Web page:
Food trucks have come a long way from hot dog stands with Sabrett umbrellas. Today, the nation’s busiest cities boast of an impressive array of gourmet trucks ranging from tacos, to turkey and pulled pork to pie.

National press and shows like “The Great Food Truck Race” have catapulted food trucks from smoggy streets to high society. With few niches left untouched, chances are there's a food truck for you.

The one downside? Winter weather. Brick and mortar stores take a hit in business when the weather is bad, but food trucks get it worse. Being mobile, food trucks are more susceptible to trials and tribulations during the angriest winter months.

Despite the northeastern snow and sleet, Hoboken’s Taco Truck stayed open every day during their first operating winter in 2009, which saw some huge snow storms in the New York area.

“The winter of 2009 into 2010, we stayed open every day,” Taco Truck CEO, Jason Scott, remembers. “We went out in every snow storm. We were shoveling the sidewalks out so our customers could get to the truck.”

He said that winter exemplifies a commitment to great food and even greater service. Employees brought an all-hands-on-deck mentality to work, along with their shovels.

Battling the North East elements is no easy feat, but perhaps even more difficult is the lack of revenue.

"You can’t operate a food truck successfully in the winter. I mean you’re talking average temperatures under ten degrees. Who’s going to be going outside in that?”

— Turkey to Go owner, Drew Levin

“During the winter, we [see] a 50 to 70 percent drop off in business,” notes Scott.

To bolster business the Taco Truck ensures speedy service, a regular schedule, and also offers a few warm wintery treats.

“We keep the same amount of people on as we would for busier days, despite the fact that we’re doing considerably less business,” he explains. “We [also] offer a fantastic soup during the winter, as well as abuelita, our Mexican hot chocolate.”

Unlike trucks in or around the tri-state area, a can-do attitude and some hot chocolate are not nearly enough to battle average winter temperature in cities, such as Minneapolis.

“You can’t operate a food truck successfully in the winter,” admits Turkey to Go owner, Drew Levin. “I mean you’re talking average temperatures under ten degrees. Who’s going to be going outside in that?”

Instead, Levin closed his truck during its first winter and built a kiosk inside an office building located in downtown Minneapolis. “We did okay, I mean we helped chip away at our fixed overhead… but business wasn't as strong as it was on the food truck,” he admits.

Ultimately they did not of renew the kiosk for another winter. Instead Levin and his team opened a brick and mortar to supplement the wintery months.

“We were operating very successfully in season. People were showing there was a great demand for the product. [Our second year] we opened a brick and mortar in Minneapolis so we didn’t have to worry about a down season.”

Before Turkey to Go became a permanent fixture however, Minneapolis’ pioneer food truck employed a bustling catering business to help carry it through winter.

“We have a chef and a general manager, and we have a kitchen that we need to operate and pay year round for. So we’ve got overhead that we need to cover basically with six month of sales plus whatever we can generate in the winter months,” he explains. “Catering in the off season built up a very good steady stream of income in the winter to help us survive.”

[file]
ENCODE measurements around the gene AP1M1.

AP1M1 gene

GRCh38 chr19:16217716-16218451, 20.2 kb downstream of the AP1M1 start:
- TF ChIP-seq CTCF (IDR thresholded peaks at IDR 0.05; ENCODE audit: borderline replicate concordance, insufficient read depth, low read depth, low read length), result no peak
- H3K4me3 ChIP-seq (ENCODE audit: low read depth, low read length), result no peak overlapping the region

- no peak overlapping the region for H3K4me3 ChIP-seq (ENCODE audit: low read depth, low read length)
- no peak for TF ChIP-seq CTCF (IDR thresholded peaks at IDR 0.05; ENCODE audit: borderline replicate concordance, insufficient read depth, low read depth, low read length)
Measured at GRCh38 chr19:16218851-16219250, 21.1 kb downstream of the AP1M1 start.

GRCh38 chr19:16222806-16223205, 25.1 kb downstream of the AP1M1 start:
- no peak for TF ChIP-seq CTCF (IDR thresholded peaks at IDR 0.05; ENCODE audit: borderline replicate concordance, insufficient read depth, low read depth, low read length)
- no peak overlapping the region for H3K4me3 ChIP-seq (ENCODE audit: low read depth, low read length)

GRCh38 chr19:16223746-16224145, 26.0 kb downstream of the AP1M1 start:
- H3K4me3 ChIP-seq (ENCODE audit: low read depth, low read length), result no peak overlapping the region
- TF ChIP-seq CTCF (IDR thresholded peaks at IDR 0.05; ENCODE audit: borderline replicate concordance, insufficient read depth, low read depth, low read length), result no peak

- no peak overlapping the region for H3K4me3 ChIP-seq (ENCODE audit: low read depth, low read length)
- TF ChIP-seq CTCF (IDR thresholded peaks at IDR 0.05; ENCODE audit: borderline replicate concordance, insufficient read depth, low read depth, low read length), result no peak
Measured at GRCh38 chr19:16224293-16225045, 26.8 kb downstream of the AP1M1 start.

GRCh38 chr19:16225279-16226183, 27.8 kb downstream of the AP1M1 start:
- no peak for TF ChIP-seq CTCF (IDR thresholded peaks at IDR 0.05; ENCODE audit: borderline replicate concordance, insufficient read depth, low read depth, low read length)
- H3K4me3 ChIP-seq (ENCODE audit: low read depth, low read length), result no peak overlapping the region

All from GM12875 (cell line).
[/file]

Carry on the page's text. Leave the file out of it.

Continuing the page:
Sweetery NYC, named one of the four best food trucks in the country only months after their street debut in 2009, also relies on a booming catering business to carry them through the winter months. However, owners Grant Di Mille and Samira Mahboubian also use the nearly 44 years of marketing and advertising experience between them to pitch eclectic and effective marketing events to clients, such as eBay, Lord & Taylor and the Food Network.

“We fully branded one of our promotional trucks to promote the ASME award [the Food Network] had won,” Di Mille says of their first event. “Since then, we have done between 45 and 50 experiential marketing events with people like Saks Fifth Avenue and Capital One.”

These kinds of events are great promotion for both the Sweetery and its clients. However, there's always a small price to pay for free pastries.

“We did an event for eBay on Black Friday. You come to the truck and you want a free cupcake, no problem, because eBay is happy to give you a free cupcake from the Sweetery eBay truck, but you’ve got to put their app on your phone, or you’ve got to like the brand on Facebook, or follow them on Twitter.”

Although these events do add to the Sweetery’s winter profits, even those opportunities are slimmer during the off season.

“[It does] affect our event business, because even though we’ve had a couple events during the winter months, few people are willing to risk the challenge of spending $50,000 or more dollars on an event to have it potentially snowed out,” Di Mille laments.

Social media, catering, and events and promotions, allow this unique and relatively new business market to continue to flourish and build a loyal fan base even in the offseason. And rain, snow or shine, one idea remains a common thread in the mindset of these food-truck owners and that is a commitment to delicious, well-crafted cuisine.

“We believe in trying to have a high quality product. We believe in the value add of the product. We think our product rests on its laurels to a certain extent, [because] it’s great quality,” concludes Di Mille.